“You like the fact that the guy can spin a breaking ball,” the scout said. “That’s a battle that you get when you’re putting guys in the minor leagues that can’t spin a breaking ball is that it takes them a long time to develop it, but he’s pretty much got it. I guess you could say he needs to work on command a little bit, but the last time I saw him he threw strikes and threw the breaking ball for strikes.”
Joe Leonard, 3b, Pittsburgh
Leonard is a 6-foot-5, 220-pound third baseman for the streaking Panthers. He wasn’t drafted out of high school, but has been a three-year starter at Pitt. Leonard put together a strong freshman campaign, but dipped a little bit for a modest .316/.365/.480 showing his sophomore year.
This year, he’s been killing the ball (.424/.485/.636 over his first 151 at-bats) and is steadily climbing draft boards.
“He’s a pro player, just the way he conducts himself on and off the field, he’s never too high, never too low, always has a very serious approach to the game,” Pittsburgh coach Joe Jordano said. “He’s just a dynamite player, great size, he’s 6-5, he’s got a plus arm. He’s got power, but being as aggressive as we are with situational at-bats, I think at the next level they’ll tweak his swing a bit to get him to lift the ball a bit more, but we have him pretty flat through the zone. There’s been a ton of activity, a lot of people watching him. All the scouts that I’ve talked to really like him. I’ve had 50 or 60 kids sign professionally throughout my career, and without question he has to be considered one of the top.”
Leonard’s father, John, was a first-round pick by the Orioles (fifth-overall) as a righthander pitcher in the second phase of 1982’s January draft. While Leonard doesn’t project as a first-round talent, he’s climbing boards and isn’t too far behind.
“He’s getting a lot of hype with that raw power—he might not get out of the second round,” an American League crosschecker said. “He has raw power and a plus arm. The home run numbers are the reservation with him, but he’s a big strong kid.”
Barret Loux, rhp, Texas A&M
Loux missed some time last year with arm injuries, but after having some bone chips removed from his elbow, he’s been 100 percent this year and has stepped up as the ace of the Aggies.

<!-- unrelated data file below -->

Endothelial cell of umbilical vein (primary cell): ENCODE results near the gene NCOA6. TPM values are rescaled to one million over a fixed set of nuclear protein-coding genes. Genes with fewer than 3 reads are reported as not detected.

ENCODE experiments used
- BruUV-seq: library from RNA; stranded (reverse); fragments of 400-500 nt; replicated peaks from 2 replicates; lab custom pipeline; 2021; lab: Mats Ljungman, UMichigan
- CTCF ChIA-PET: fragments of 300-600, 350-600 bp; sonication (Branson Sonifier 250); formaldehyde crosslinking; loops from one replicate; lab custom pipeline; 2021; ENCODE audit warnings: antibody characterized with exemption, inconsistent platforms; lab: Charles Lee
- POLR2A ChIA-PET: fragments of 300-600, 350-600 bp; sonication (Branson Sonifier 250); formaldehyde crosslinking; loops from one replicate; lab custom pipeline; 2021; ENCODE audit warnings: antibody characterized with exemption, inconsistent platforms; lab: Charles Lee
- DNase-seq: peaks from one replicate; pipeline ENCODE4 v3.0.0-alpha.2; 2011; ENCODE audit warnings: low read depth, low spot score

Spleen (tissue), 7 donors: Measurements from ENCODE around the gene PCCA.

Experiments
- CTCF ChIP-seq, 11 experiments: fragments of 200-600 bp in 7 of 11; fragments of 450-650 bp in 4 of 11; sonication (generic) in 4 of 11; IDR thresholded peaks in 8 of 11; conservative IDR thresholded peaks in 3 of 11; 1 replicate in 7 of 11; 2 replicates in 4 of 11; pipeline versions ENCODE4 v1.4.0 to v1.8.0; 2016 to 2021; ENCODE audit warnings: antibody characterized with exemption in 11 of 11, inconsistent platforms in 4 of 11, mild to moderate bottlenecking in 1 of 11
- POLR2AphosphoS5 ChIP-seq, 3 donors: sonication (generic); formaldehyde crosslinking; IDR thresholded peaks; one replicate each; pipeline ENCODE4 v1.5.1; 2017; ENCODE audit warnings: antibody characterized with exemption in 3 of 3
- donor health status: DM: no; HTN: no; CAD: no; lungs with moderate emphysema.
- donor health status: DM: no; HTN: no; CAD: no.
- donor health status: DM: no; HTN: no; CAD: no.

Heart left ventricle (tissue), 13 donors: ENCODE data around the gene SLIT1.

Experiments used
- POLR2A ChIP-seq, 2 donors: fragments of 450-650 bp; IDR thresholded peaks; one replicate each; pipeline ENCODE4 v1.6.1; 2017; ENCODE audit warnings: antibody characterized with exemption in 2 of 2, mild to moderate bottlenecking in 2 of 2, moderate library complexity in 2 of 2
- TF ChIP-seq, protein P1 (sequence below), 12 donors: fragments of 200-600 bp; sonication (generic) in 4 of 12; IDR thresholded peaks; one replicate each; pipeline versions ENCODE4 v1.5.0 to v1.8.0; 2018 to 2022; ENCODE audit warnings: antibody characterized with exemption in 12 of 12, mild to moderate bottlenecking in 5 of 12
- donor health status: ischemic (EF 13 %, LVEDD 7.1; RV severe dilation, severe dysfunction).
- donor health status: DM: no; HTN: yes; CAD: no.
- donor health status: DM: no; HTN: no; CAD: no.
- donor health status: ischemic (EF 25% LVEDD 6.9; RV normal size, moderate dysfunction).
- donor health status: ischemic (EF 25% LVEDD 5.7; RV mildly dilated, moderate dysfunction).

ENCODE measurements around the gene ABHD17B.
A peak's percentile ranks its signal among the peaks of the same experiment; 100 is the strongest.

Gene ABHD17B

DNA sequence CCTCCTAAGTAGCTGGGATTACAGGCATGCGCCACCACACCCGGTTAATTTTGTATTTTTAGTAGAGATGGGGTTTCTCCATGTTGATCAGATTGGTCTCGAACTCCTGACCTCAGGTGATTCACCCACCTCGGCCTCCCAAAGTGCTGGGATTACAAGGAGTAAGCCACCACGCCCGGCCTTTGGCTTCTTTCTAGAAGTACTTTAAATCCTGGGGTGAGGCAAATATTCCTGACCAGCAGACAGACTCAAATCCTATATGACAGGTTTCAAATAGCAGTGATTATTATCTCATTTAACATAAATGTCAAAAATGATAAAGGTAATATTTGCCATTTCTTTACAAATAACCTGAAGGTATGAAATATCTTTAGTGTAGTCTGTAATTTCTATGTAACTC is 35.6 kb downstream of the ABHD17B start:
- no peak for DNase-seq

Over his first nine starts, Loux is 5-2, 2.32 on the year with 78 strikeouts and 19 walks over 54 innings. Racking up 78 strikeouts means the 6-foot-5, 220-pounder is tied for fifth in the nation (along with Florida Gulf Coast lefthander Chris Sale) in that statistic.
“Barret’s had a great year,” a National League area scout said. “He’s a big, strong kid and he’s throwing well. He’s finally healthy, for once, and he’s doing well. He’s had a plus fastball most of the time I’ve seen him and his breaking ball has gotten better. It’s tighter and has had more consistent depth to it.”
The scout predicted Loux, who turned down a high six-figures bonus from the Tigers out of high school, will be off the board within the first two rounds.
Ross Wilson, 2b, Alabama
Wilson came into the season as Baseball America’s first-team All-American second baseman, for the second straight year. Scouts generally considered him a third- to-sixth-round talent. But after hitting .353/.454/.567 last year and slugging 24 home runs in his first two seasons, he’s been in a rut in 2010, hitting .239/.347/.408 over his first 142 at-bats. He’s had even more trouble in Southeastern Conference play, with 20 strikeouts and four walks in 67 at-bats while batting .209/.250/.373.
“He just doesn’t look comfortable at the plate,” a National League area scout said. “I just think he’s pressing now.”
Another area scout added, “He’s not making any adjustments against breaking balls right now, and he’s not running great either. I used to wonder if I was missing something on him, because I never quite understood the interest, mostly because he does everything with effort.”
Both scouts agree that Wilson has generated bat speed in his career despite a hand drop/hitch in his swing. As he’s struggled this season, Wilson has tinkered more with his approach and hasn’t found a way to get comfortable. “(He) just looked a little clueless up there, to be honest with you,” one scout concluded.
Wilson does still have the bat speed to put things together and hasn’t taken his offensive difficulties into the field, according to the NL scout.
“With his kind of power, he could hit four or five in one weekend and have a pretty good year still,” the scout said. “And, defensively, I see a solid second base. He’s never going to be a plus second baseman, but I’ve seen him make some good plays. He seems like he’s himself and, knowing Ross the way I do, he’s going to play the game.”
CONTRIBUTING: Aaron Fitt, John Manuel